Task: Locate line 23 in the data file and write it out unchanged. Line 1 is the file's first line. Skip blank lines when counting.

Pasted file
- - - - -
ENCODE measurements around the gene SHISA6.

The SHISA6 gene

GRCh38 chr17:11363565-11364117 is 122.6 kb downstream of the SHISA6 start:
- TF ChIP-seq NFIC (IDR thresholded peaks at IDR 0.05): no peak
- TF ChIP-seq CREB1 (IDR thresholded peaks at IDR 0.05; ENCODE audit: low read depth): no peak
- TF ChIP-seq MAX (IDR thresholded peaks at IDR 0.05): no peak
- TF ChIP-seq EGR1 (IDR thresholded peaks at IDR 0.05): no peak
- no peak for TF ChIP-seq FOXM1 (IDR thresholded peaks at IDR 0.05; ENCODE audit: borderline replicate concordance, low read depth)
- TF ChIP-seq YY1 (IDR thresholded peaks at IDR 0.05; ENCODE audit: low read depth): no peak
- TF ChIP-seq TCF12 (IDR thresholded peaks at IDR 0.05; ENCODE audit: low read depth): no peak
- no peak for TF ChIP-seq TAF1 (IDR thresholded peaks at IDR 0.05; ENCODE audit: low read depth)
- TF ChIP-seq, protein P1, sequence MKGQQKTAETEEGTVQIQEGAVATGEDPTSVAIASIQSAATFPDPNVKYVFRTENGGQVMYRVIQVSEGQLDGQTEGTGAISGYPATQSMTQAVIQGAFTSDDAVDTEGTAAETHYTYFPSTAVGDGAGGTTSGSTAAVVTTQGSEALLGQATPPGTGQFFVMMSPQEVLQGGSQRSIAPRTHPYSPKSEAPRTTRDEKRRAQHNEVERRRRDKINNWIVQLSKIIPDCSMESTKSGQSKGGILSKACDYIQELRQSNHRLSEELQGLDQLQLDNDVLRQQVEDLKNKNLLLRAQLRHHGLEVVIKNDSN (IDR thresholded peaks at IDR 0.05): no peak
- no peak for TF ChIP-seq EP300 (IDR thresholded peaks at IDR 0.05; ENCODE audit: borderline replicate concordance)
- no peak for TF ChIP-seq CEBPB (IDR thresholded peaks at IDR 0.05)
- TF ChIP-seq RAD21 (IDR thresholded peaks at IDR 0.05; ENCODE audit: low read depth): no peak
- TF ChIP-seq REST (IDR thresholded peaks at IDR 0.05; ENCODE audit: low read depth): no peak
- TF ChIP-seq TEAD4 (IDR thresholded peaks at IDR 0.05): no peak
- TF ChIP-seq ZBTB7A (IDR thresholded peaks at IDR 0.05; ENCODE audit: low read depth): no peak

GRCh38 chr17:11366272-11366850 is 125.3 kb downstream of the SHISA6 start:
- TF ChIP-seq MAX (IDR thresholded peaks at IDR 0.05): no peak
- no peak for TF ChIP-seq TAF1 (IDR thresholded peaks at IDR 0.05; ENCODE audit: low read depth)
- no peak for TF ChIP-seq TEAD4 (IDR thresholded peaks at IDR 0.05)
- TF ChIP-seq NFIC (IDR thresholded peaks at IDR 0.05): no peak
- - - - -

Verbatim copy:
- TF ChIP-seq NFIC (IDR thresholded peaks at IDR 0.05): no peak